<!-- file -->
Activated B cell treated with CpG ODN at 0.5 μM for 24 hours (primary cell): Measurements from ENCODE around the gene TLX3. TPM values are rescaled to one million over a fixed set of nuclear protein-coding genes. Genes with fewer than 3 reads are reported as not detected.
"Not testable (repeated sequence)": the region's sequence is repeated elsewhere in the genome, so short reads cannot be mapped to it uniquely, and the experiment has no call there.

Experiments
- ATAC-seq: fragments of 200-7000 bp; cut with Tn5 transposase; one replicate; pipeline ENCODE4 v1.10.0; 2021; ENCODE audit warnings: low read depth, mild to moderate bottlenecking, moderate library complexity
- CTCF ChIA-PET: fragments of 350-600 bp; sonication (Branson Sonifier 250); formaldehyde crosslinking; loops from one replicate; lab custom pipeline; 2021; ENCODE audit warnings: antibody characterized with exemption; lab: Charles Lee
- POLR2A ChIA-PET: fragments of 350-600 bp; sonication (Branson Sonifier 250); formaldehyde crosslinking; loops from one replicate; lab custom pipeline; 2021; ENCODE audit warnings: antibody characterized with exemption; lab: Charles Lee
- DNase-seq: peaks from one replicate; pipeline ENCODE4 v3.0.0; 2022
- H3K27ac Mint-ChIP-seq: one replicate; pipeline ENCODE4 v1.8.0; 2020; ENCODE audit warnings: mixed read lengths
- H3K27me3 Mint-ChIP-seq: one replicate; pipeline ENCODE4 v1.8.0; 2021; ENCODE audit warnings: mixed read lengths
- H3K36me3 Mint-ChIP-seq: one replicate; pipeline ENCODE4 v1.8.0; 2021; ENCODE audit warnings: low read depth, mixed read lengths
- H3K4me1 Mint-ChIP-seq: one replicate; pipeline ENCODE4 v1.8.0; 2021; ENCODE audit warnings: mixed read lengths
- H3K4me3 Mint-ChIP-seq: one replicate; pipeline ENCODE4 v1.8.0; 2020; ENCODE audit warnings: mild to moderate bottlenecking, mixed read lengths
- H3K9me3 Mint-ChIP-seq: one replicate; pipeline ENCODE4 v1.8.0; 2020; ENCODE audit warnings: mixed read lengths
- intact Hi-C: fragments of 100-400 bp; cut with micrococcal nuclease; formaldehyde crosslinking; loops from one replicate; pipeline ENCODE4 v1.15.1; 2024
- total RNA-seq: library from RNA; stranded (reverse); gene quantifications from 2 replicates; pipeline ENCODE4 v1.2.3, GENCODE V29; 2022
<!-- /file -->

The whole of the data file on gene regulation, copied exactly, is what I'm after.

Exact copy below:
Activated B cell treated with CpG ODN at 0.5 μM for 24 hours (primary cell): Measurements from ENCODE around the gene TLX3. TPM values are rescaled to one million over a fixed set of nuclear protein-coding genes. Genes with fewer than 3 reads are reported as not detected.
"Not testable (repeated sequence)": the region's sequence is repeated elsewhere in the genome, so short reads cannot be mapped to it uniquely, and the experiment has no call there.

Experiments
- ATAC-seq: fragments of 200-7000 bp; cut with Tn5 transposase; one replicate; pipeline ENCODE4 v1.10.0; 2021; ENCODE audit warnings: low read depth, mild to moderate bottlenecking, moderate library complexity
- CTCF ChIA-PET: fragments of 350-600 bp; sonication (Branson Sonifier 250); formaldehyde crosslinking; loops from one replicate; lab custom pipeline; 2021; ENCODE audit warnings: antibody characterized with exemption; lab: Charles Lee
- POLR2A ChIA-PET: fragments of 350-600 bp; sonication (Branson Sonifier 250); formaldehyde crosslinking; loops from one replicate; lab custom pipeline; 2021; ENCODE audit warnings: antibody characterized with exemption; lab: Charles Lee
- DNase-seq: peaks from one replicate; pipeline ENCODE4 v3.0.0; 2022
- H3K27ac Mint-ChIP-seq: one replicate; pipeline ENCODE4 v1.8.0; 2020; ENCODE audit warnings: mixed read lengths
- H3K27me3 Mint-ChIP-seq: one replicate; pipeline ENCODE4 v1.8.0; 2021; ENCODE audit warnings: mixed read lengths
- H3K36me3 Mint-ChIP-seq: one replicate; pipeline ENCODE4 v1.8.0; 2021; ENCODE audit warnings: low read depth, mixed read lengths
- H3K4me1 Mint-ChIP-seq: one replicate; pipeline ENCODE4 v1.8.0; 2021; ENCODE audit warnings: mixed read lengths
- H3K4me3 Mint-ChIP-seq: one replicate; pipeline ENCODE4 v1.8.0; 2020; ENCODE audit warnings: mild to moderate bottlenecking, mixed read lengths
- H3K9me3 Mint-ChIP-seq: one replicate; pipeline ENCODE4 v1.8.0; 2020; ENCODE audit warnings: mixed read lengths
- intact Hi-C: fragments of 100-400 bp; cut with micrococcal nuclease; formaldehyde crosslinking; loops from one replicate; pipeline ENCODE4 v1.15.1; 2024
- total RNA-seq: library from RNA; stranded (reverse); gene quantifications from 2 replicates; pipeline ENCODE4 v1.2.3, GENCODE V29; 2022